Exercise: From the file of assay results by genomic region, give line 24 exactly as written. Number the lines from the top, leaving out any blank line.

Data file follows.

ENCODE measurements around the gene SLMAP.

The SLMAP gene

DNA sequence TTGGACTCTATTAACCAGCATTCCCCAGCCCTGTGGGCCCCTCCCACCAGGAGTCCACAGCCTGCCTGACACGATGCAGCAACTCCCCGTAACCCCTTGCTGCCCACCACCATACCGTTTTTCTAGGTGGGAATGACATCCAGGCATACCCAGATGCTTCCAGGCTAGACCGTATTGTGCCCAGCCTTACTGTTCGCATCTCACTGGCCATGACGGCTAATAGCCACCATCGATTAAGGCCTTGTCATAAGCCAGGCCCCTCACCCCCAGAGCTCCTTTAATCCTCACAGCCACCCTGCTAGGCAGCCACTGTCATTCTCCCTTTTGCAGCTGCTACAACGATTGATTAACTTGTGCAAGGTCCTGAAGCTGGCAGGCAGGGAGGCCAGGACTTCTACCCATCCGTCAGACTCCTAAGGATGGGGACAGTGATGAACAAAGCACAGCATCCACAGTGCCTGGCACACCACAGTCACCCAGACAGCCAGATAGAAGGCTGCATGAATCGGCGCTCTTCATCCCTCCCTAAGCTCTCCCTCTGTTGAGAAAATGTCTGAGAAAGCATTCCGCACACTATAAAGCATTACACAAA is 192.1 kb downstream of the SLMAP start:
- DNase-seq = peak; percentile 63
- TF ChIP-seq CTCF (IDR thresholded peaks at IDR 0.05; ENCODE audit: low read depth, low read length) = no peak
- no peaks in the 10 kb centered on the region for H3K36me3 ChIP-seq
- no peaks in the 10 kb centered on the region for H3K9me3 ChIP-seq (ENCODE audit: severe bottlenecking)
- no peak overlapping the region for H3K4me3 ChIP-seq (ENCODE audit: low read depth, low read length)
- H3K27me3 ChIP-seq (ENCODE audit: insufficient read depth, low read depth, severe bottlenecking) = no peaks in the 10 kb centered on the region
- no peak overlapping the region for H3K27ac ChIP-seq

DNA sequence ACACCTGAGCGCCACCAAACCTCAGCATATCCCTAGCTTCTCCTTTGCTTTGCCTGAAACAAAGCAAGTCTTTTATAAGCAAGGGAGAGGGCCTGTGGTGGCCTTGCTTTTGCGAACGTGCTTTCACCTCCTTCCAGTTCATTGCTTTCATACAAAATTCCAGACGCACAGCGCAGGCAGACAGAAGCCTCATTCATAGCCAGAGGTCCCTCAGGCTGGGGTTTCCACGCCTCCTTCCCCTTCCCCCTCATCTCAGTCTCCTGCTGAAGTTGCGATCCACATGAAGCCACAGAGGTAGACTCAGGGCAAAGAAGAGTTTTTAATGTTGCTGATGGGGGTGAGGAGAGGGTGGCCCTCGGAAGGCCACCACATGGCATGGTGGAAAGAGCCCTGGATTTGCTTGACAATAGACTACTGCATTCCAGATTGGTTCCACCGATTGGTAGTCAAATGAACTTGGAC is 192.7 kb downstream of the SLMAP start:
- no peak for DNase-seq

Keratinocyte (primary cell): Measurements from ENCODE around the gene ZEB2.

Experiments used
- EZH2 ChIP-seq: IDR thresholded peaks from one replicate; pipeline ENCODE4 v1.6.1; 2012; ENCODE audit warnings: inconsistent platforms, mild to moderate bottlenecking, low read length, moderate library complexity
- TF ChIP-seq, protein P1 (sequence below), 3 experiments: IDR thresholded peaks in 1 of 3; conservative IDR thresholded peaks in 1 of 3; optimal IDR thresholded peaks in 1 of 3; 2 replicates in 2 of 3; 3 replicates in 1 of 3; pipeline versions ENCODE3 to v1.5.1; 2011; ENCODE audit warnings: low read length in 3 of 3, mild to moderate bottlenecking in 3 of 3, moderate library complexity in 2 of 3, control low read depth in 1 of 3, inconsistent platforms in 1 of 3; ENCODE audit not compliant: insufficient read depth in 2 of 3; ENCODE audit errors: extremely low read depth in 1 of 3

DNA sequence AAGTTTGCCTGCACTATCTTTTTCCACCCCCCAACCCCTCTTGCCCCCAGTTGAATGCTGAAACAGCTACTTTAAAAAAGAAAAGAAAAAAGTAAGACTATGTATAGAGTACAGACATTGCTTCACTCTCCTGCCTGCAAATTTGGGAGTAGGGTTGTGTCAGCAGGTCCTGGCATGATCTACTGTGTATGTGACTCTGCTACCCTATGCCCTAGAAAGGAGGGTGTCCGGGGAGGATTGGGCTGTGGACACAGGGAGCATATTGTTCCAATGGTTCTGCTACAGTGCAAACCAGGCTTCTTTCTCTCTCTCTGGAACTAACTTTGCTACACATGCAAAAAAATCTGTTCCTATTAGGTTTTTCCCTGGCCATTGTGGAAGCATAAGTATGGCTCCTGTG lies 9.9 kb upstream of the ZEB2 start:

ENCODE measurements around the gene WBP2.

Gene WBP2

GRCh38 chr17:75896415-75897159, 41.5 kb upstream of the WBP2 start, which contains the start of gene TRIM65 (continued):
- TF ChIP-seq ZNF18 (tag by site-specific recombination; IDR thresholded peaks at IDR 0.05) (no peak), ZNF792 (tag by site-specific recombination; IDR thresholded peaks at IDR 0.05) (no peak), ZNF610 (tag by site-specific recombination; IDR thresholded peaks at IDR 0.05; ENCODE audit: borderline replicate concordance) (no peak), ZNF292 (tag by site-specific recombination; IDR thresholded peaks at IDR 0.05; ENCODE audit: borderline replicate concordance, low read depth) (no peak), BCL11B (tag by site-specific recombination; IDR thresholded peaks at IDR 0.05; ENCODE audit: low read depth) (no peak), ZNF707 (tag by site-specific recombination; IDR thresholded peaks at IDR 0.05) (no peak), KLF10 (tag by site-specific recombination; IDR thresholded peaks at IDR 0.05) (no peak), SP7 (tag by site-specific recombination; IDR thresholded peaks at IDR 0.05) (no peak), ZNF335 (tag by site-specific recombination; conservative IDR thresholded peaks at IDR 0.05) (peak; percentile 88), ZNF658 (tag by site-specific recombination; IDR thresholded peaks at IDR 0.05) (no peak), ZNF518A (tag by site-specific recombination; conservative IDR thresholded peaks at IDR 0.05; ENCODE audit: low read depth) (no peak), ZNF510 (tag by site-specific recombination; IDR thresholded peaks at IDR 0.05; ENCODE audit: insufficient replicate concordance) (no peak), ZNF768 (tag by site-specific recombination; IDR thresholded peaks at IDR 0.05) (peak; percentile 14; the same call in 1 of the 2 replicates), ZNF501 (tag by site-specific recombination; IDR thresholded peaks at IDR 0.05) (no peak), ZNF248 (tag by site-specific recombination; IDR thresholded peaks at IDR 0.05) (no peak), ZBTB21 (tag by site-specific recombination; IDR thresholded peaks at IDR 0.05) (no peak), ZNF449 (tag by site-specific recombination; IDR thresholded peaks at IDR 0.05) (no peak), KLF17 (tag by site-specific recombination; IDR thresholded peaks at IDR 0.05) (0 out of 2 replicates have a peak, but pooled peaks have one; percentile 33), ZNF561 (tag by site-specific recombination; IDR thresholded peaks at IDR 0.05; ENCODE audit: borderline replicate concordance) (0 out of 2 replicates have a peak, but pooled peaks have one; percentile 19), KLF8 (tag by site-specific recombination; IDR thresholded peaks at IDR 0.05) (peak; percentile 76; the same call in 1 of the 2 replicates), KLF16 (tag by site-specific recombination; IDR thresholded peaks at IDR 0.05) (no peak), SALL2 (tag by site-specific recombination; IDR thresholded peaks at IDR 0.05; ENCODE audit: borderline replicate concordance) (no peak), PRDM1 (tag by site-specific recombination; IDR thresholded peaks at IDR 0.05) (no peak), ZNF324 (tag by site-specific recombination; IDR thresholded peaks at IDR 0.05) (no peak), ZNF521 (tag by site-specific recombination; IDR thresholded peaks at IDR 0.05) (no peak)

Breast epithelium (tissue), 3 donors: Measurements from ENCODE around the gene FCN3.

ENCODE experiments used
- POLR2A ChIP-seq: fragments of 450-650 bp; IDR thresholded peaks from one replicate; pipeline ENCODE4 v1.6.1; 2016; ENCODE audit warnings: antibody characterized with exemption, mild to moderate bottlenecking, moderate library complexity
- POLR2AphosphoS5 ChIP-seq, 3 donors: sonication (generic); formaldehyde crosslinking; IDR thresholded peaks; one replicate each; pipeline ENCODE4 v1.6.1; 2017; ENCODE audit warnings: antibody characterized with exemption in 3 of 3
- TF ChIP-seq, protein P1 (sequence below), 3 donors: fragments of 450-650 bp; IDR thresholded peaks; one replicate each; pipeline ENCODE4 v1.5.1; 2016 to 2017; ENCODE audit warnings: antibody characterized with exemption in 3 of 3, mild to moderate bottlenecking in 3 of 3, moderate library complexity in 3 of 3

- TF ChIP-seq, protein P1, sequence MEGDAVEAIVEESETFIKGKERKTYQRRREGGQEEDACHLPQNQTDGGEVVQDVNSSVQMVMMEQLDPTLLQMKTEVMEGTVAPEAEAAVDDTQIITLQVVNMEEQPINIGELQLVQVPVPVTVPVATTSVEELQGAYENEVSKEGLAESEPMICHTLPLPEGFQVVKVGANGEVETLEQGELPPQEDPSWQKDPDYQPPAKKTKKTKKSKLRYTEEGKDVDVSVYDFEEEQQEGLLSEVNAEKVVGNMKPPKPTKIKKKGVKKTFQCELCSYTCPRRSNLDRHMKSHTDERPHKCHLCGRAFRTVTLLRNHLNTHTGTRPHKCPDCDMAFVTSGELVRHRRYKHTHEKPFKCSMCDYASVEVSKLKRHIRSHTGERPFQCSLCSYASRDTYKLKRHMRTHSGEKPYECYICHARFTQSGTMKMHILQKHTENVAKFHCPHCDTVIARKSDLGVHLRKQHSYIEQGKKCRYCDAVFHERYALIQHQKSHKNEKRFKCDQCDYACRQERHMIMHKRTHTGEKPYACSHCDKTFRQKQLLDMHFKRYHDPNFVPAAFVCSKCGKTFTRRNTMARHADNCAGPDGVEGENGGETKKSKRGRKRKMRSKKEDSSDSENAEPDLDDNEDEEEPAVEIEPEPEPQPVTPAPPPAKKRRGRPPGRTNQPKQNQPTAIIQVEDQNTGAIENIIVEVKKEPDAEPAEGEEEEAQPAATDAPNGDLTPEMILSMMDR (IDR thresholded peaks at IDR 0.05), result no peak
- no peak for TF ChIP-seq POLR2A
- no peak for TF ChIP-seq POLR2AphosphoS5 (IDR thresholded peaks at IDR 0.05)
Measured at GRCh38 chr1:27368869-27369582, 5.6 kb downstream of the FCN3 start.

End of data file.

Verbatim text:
- POLR2A ChIP-seq: fragments of 450-650 bp; IDR thresholded peaks from one replicate; pipeline ENCODE4 v1.6.1; 2016; ENCODE audit warnings: antibody characterized with exemption, mild to moderate bottlenecking, moderate library complexity